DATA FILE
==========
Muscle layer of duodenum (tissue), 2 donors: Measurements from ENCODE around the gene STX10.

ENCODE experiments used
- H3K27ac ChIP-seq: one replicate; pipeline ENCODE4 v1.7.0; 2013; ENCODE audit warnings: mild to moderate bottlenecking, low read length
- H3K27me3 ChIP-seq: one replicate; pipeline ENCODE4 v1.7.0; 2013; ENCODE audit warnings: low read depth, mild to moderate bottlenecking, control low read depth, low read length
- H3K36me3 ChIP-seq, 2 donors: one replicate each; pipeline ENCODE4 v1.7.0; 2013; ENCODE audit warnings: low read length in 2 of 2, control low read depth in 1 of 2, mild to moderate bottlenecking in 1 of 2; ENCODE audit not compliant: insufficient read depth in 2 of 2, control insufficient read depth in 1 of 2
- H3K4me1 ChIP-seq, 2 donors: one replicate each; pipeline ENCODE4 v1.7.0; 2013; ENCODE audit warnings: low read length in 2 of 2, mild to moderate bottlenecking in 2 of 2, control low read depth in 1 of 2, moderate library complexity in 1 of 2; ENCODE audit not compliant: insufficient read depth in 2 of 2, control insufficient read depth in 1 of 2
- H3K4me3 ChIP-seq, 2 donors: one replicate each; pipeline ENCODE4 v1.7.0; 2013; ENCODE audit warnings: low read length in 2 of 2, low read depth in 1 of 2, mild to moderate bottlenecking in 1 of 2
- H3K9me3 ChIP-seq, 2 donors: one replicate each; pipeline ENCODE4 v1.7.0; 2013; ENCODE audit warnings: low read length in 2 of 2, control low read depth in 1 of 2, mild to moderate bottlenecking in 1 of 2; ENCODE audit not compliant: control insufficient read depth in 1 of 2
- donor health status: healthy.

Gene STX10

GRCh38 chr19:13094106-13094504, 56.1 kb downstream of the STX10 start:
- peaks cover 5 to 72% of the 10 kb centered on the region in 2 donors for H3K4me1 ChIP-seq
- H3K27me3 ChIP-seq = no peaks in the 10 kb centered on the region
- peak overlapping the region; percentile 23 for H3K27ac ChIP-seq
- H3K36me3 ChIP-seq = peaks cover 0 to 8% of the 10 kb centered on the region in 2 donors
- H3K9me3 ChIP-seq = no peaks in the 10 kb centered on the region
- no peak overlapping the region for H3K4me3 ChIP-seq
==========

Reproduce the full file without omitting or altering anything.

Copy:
Muscle layer of duodenum (tissue), 2 donors: Measurements from ENCODE around the gene STX10.

ENCODE experiments used
- H3K27ac ChIP-seq: one replicate; pipeline ENCODE4 v1.7.0; 2013; ENCODE audit warnings: mild to moderate bottlenecking, low read length
- H3K27me3 ChIP-seq: one replicate; pipeline ENCODE4 v1.7.0; 2013; ENCODE audit warnings: low read depth, mild to moderate bottlenecking, control low read depth, low read length
- H3K36me3 ChIP-seq, 2 donors: one replicate each; pipeline ENCODE4 v1.7.0; 2013; ENCODE audit warnings: low read length in 2 of 2, control low read depth in 1 of 2, mild to moderate bottlenecking in 1 of 2; ENCODE audit not compliant: insufficient read depth in 2 of 2, control insufficient read depth in 1 of 2
- H3K4me1 ChIP-seq, 2 donors: one replicate each; pipeline ENCODE4 v1.7.0; 2013; ENCODE audit warnings: low read length in 2 of 2, mild to moderate bottlenecking in 2 of 2, control low read depth in 1 of 2, moderate library complexity in 1 of 2; ENCODE audit not compliant: insufficient read depth in 2 of 2, control insufficient read depth in 1 of 2
- H3K4me3 ChIP-seq, 2 donors: one replicate each; pipeline ENCODE4 v1.7.0; 2013; ENCODE audit warnings: low read length in 2 of 2, low read depth in 1 of 2, mild to moderate bottlenecking in 1 of 2
- H3K9me3 ChIP-seq, 2 donors: one replicate each; pipeline ENCODE4 v1.7.0; 2013; ENCODE audit warnings: low read length in 2 of 2, control low read depth in 1 of 2, mild to moderate bottlenecking in 1 of 2; ENCODE audit not compliant: control insufficient read depth in 1 of 2
- donor health status: healthy.

Gene STX10

GRCh38 chr19:13094106-13094504, 56.1 kb downstream of the STX10 start:
- peaks cover 5 to 72% of the 10 kb centered on the region in 2 donors for H3K4me1 ChIP-seq
- H3K27me3 ChIP-seq = no peaks in the 10 kb centered on the region
- peak overlapping the region; percentile 23 for H3K27ac ChIP-seq
- H3K36me3 ChIP-seq = peaks cover 0 to 8% of the 10 kb centered on the region in 2 donors
- H3K9me3 ChIP-seq = no peaks in the 10 kb centered on the region
- no peak overlapping the region for H3K4me3 ChIP-seq